How Childlessness Affects Your Relationship
There’s nothing wrong with not having children. Plenty of couples opt not to have kids. Some people may say that not having kids is selfish, but I’d argue that the truly selfish thing would be to have kids if you don’t want them—then you may not make the greatest parents. Parenthood is a massive responsibility—the largest one a person can face in a lifetime. It shouldn’t be taken lightly. Nobody should have kids just because it’s “what everyone does” or because their family is pressuring them to do so. Procreation is a personal decision, and it shouldn’t be influenced by anyone outside of the couple. With that in mind, after much discussion, some couples decide that parenthood is not for them. This, of course, affects the marriage. But, for the record, having kids also greatly affects a marriage. Neither lifestyle is right or wrong—they’re just quite different. Here are ways not having kids affects a marriage.
Couples friends change
A lot of your friends do have kids. That means their sleep schedules change, their priorities change, and truly their whole lives change. It seems as if they’re living in a different world from you and your partner. You do, ultimately, seek out couples’ friends who don’t have kids, just so you have more things in common in conversation.
But you love your friends’ kids
The truth is, though, that you and your partner do love the children of your good friends who have children. You become sort of aunts and uncles to those kids. You do have plenty of little ones about whom you care plenty—they just aren’t your kids.
No college funds or similar savings
You don’t have something like a college tuition fund to funnel your savings into. You’re fortunate enough to be gainfully employed and have more than you need, but you don’t have a next generation to pass it onto.
So you donate elsewhere
You ultimately find other ways to make use of your excess funds. You have charitable instincts and you can express them in other ways—without a child. You may find a non-profit organization to which you donate, and with which you become quite involved.
You have your mortality scare
It’s only natural, as you get a bit older, to have that mortality scare. You don’t have the comfort of knowing that you will live on through your kids. You didn’t even know that was comforting, until you didn’t have it.
So you find a passion project
You and your partner find another way to live on. You take on a passion project. This could be the aforementioned charity. It could be through writing books or blogs, or creating art. Maybe you accept that having children is just a distraction from mortality, and that there is maturity in facing that reality without that distraction.
Dealing with parent disapproval
Your parents may not take kindly to the news that they won’t get grandkids. They may inappropriately direct their disappointment at your partner. His parents, likewise, may be upset with you for not making them grandkids.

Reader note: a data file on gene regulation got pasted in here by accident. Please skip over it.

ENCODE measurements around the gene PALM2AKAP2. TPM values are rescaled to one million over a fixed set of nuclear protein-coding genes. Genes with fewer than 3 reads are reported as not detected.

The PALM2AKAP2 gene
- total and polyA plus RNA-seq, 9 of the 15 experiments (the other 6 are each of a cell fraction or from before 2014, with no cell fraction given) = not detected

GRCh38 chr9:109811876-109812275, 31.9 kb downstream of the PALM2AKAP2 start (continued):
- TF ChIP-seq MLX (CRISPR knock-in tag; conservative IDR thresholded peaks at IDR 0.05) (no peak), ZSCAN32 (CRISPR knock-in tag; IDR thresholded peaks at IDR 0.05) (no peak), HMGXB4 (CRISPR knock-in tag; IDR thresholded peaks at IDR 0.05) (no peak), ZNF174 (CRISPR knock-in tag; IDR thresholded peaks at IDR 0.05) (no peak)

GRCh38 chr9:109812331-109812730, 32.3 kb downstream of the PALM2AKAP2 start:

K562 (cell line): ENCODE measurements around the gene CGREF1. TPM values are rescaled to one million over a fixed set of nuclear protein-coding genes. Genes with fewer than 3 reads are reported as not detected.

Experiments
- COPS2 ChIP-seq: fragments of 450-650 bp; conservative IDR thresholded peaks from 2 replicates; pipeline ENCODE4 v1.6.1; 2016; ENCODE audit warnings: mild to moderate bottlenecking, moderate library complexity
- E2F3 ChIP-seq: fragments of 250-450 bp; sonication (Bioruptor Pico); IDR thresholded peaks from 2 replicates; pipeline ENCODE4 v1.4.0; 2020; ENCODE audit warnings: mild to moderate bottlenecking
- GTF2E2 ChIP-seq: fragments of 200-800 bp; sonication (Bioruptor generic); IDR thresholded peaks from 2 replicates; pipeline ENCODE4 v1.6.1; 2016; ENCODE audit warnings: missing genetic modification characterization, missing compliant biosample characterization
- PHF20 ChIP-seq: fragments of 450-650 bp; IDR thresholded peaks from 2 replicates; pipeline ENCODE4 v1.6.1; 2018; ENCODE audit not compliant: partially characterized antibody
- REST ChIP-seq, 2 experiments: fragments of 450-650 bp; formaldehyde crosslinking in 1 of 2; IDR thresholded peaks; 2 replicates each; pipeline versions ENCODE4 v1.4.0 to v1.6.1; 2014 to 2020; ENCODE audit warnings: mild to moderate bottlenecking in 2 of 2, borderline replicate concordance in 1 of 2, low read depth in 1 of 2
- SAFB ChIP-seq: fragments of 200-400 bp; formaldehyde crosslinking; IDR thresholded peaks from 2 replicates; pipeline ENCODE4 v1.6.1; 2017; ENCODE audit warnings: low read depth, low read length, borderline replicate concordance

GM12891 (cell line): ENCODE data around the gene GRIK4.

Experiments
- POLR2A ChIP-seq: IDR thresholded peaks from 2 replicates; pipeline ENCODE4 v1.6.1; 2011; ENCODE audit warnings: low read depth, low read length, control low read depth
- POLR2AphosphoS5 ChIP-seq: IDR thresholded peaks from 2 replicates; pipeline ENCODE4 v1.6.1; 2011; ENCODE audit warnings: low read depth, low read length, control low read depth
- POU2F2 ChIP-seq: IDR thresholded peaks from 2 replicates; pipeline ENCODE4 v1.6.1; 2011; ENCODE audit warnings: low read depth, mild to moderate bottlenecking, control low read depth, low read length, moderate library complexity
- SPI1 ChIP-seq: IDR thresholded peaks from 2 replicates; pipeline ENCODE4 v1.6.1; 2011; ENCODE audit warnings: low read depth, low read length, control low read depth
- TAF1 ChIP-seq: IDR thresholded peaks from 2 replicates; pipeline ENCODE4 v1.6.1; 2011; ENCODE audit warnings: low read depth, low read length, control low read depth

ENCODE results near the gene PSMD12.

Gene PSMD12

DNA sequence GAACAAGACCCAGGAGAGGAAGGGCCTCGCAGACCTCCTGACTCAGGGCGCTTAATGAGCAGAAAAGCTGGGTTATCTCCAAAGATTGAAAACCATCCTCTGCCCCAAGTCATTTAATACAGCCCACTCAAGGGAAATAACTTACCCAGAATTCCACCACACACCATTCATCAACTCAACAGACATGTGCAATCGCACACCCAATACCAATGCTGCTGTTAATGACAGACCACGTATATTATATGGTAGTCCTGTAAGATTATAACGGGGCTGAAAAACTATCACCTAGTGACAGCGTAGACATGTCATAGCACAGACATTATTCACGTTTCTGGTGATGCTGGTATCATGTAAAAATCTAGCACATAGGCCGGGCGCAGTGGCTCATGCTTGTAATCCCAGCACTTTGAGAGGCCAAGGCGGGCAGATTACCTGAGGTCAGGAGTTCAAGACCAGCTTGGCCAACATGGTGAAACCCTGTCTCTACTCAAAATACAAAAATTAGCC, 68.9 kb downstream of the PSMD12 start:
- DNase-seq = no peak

Your parents get over it
Both of your parents get over it, I promise. Honestly, you made them sense mortality a bit, by not passing on the bloodline. That was hard for them. But they learn to cope in other ways, without grandkids.
You can travel whenever
Work and finances allowing, you can sort of travel whenever you want. People with kids simply don’t have that luxury. Travel for them involves finding and paying babysitters.
Friends with kids judge you for it
You can feel that your friends with kids judge you and your partner for your adventures. It may be their jealousy creeping up in odd ways. Either way, you feel odd sharing stories and photos from your trip, with a friend who has three toddlers hanging onto her.
You have financial wiggle room
You ultimately have the funds to have more fun that your friends with kids. You can go out to dinner, go to more concerts, and so on.
Not all friends have financial wiggle room
Out of necessity, you make some new couples friends who also have the financial wiggle room to do things with you. You don’t mean to leave your friends with kids behind but, they just always say no to your invitations.
Your home is quiet and clean
Your home is just the way you want it. It’s clean and quiet. It has just the décor you like and no pink or plastic castles. Your home is your sanctuary.
So you want to stay home
Because your home is so peaceful, you have very little tolerance for homes that aren’t peaceful. So, as a couple, you sort of agree you don’t want to visit the homes of friends with kids too often. When they invite you over, you pitch the idea of having them over instead.
If it’s a joint decision, you’ll be fine
If you don’t have children because you both don’t want them, your marriage should remain pretty solid. You will see your friendships with other couples and your relationship with your family go through some changes but, remember that kids grow up, parents get older, and one day, everyone has an empty nest again—one way or another.